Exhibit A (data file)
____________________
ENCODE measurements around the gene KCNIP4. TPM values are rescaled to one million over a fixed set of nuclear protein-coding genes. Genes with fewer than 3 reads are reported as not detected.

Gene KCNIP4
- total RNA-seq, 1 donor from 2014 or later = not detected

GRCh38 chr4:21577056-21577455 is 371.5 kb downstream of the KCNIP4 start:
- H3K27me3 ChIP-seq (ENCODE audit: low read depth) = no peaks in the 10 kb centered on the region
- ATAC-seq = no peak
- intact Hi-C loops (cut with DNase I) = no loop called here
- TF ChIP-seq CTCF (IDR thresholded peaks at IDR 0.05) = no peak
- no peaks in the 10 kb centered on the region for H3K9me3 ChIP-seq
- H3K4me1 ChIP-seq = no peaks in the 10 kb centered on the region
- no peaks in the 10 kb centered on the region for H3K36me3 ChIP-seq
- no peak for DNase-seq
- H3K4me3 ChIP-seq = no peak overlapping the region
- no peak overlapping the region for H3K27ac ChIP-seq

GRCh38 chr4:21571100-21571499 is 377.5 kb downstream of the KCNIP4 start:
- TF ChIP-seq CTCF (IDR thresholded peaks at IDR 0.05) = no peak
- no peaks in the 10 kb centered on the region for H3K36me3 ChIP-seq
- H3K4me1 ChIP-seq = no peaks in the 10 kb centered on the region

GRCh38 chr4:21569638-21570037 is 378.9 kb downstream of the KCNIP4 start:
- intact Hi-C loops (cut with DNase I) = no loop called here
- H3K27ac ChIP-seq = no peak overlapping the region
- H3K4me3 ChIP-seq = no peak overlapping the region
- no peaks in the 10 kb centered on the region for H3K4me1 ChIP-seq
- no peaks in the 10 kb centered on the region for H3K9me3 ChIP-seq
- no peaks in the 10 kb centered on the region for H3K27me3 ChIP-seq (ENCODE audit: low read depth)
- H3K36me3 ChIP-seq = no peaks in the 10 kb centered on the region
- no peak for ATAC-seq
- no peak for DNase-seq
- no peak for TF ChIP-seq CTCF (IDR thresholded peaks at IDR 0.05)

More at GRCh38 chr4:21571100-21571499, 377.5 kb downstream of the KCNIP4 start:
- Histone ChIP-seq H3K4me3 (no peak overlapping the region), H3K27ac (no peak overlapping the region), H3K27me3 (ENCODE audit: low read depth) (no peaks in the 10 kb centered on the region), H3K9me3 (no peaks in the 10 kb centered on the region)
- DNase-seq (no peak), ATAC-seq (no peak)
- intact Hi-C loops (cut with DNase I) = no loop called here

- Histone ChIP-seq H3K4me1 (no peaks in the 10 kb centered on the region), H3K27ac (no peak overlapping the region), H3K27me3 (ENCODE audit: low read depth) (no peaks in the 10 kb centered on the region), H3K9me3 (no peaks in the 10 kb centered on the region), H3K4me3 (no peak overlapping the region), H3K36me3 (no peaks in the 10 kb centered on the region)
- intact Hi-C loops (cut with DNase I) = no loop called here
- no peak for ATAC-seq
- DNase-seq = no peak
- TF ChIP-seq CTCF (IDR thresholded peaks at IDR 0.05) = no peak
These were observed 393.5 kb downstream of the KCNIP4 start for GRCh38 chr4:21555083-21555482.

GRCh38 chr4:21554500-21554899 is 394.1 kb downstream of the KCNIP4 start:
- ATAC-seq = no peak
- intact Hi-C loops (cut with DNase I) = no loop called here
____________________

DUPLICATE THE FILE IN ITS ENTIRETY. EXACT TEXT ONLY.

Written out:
ENCODE measurements around the gene KCNIP4. TPM values are rescaled to one million over a fixed set of nuclear protein-coding genes. Genes with fewer than 3 reads are reported as not detected.

Gene KCNIP4
- total RNA-seq, 1 donor from 2014 or later = not detected

GRCh38 chr4:21577056-21577455 is 371.5 kb downstream of the KCNIP4 start:
- H3K27me3 ChIP-seq (ENCODE audit: low read depth) = no peaks in the 10 kb centered on the region
- ATAC-seq = no peak
- intact Hi-C loops (cut with DNase I) = no loop called here
- TF ChIP-seq CTCF (IDR thresholded peaks at IDR 0.05) = no peak
- no peaks in the 10 kb centered on the region for H3K9me3 ChIP-seq
- H3K4me1 ChIP-seq = no peaks in the 10 kb centered on the region
- no peaks in the 10 kb centered on the region for H3K36me3 ChIP-seq
- no peak for DNase-seq
- H3K4me3 ChIP-seq = no peak overlapping the region
- no peak overlapping the region for H3K27ac ChIP-seq

GRCh38 chr4:21571100-21571499 is 377.5 kb downstream of the KCNIP4 start:
- TF ChIP-seq CTCF (IDR thresholded peaks at IDR 0.05) = no peak
- no peaks in the 10 kb centered on the region for H3K36me3 ChIP-seq
- H3K4me1 ChIP-seq = no peaks in the 10 kb centered on the region

GRCh38 chr4:21569638-21570037 is 378.9 kb downstream of the KCNIP4 start:
- intact Hi-C loops (cut with DNase I) = no loop called here
- H3K27ac ChIP-seq = no peak overlapping the region
- H3K4me3 ChIP-seq = no peak overlapping the region
- no peaks in the 10 kb centered on the region for H3K4me1 ChIP-seq
- no peaks in the 10 kb centered on the region for H3K9me3 ChIP-seq
- no peaks in the 10 kb centered on the region for H3K27me3 ChIP-seq (ENCODE audit: low read depth)
- H3K36me3 ChIP-seq = no peaks in the 10 kb centered on the region
- no peak for ATAC-seq
- no peak for DNase-seq
- no peak for TF ChIP-seq CTCF (IDR thresholded peaks at IDR 0.05)

More at GRCh38 chr4:21571100-21571499, 377.5 kb downstream of the KCNIP4 start:
- Histone ChIP-seq H3K4me3 (no peak overlapping the region), H3K27ac (no peak overlapping the region), H3K27me3 (ENCODE audit: low read depth) (no peaks in the 10 kb centered on the region), H3K9me3 (no peaks in the 10 kb centered on the region)
- DNase-seq (no peak), ATAC-seq (no peak)
- intact Hi-C loops (cut with DNase I) = no loop called here

- Histone ChIP-seq H3K4me1 (no peaks in the 10 kb centered on the region), H3K27ac (no peak overlapping the region), H3K27me3 (ENCODE audit: low read depth) (no peaks in the 10 kb centered on the region), H3K9me3 (no peaks in the 10 kb centered on the region), H3K4me3 (no peak overlapping the region), H3K36me3 (no peaks in the 10 kb centered on the region)
- intact Hi-C loops (cut with DNase I) = no loop called here
- no peak for ATAC-seq
- DNase-seq = no peak
- TF ChIP-seq CTCF (IDR thresholded peaks at IDR 0.05) = no peak
These were observed 393.5 kb downstream of the KCNIP4 start for GRCh38 chr4:21555083-21555482.

GRCh38 chr4:21554500-21554899 is 394.1 kb downstream of the KCNIP4 start:
- ATAC-seq = no peak
- intact Hi-C loops (cut with DNase I) = no loop called here